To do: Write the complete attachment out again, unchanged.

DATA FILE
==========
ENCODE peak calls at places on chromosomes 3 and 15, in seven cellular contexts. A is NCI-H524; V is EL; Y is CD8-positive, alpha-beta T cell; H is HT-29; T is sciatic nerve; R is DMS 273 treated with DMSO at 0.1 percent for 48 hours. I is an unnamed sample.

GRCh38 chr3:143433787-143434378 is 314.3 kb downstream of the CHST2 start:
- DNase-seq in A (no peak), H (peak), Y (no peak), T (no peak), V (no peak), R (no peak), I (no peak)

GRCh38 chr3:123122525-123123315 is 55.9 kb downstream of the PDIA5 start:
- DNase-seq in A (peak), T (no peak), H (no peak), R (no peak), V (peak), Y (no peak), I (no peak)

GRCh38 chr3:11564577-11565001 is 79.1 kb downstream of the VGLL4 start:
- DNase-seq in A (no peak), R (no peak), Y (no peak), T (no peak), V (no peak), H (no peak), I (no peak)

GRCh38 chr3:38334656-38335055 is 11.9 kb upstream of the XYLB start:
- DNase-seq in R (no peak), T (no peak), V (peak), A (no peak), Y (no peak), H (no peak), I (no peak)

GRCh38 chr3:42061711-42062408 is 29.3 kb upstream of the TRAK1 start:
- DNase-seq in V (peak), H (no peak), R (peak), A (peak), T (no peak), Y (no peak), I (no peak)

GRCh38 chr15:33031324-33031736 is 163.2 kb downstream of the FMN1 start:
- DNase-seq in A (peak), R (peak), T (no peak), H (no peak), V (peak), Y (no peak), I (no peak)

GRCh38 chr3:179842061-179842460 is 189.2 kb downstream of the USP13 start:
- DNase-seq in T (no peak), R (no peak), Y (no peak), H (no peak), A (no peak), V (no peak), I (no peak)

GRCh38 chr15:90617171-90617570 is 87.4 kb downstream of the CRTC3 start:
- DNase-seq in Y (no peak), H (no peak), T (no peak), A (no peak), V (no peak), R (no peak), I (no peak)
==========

ENCODE peak calls at places on chromosomes 3 and 15, in seven cellular contexts. A is NCI-H524; V is EL; Y is CD8-positive, alpha-beta T cell; H is HT-29; T is sciatic nerve; R is DMS 273 treated with DMSO at 0.1 percent for 48 hours. I is an unnamed sample.

GRCh38 chr3:143433787-143434378 is 314.3 kb downstream of the CHST2 start:
- DNase-seq in A (no peak), H (peak), Y (no peak), T (no peak), V (no peak), R (no peak), I (no peak)

GRCh38 chr3:123122525-123123315 is 55.9 kb downstream of the PDIA5 start:
- DNase-seq in A (peak), T (no peak), H (no peak), R (no peak), V (peak), Y (no peak), I (no peak)

GRCh38 chr3:11564577-11565001 is 79.1 kb downstream of the VGLL4 start:
- DNase-seq in A (no peak), R (no peak), Y (no peak), T (no peak), V (no peak), H (no peak), I (no peak)

GRCh38 chr3:38334656-38335055 is 11.9 kb upstream of the XYLB start:
- DNase-seq in R (no peak), T (no peak), V (peak), A (no peak), Y (no peak), H (no peak), I (no peak)

GRCh38 chr3:42061711-42062408 is 29.3 kb upstream of the TRAK1 start:
- DNase-seq in V (peak), H (no peak), R (peak), A (peak), T (no peak), Y (no peak), I (no peak)

GRCh38 chr15:33031324-33031736 is 163.2 kb downstream of the FMN1 start:
- DNase-seq in A (peak), R (peak), T (no peak), H (no peak), V (peak), Y (no peak), I (no peak)

GRCh38 chr3:179842061-179842460 is 189.2 kb downstream of the USP13 start:
- DNase-seq in T (no peak), R (no peak), Y (no peak), H (no peak), A (no peak), V (no peak), I (no peak)

GRCh38 chr15:90617171-90617570 is 87.4 kb downstream of the CRTC3 start:
- DNase-seq in Y (no peak), H (no peak), T (no peak), A (no peak), V (no peak), R (no peak), I (no peak)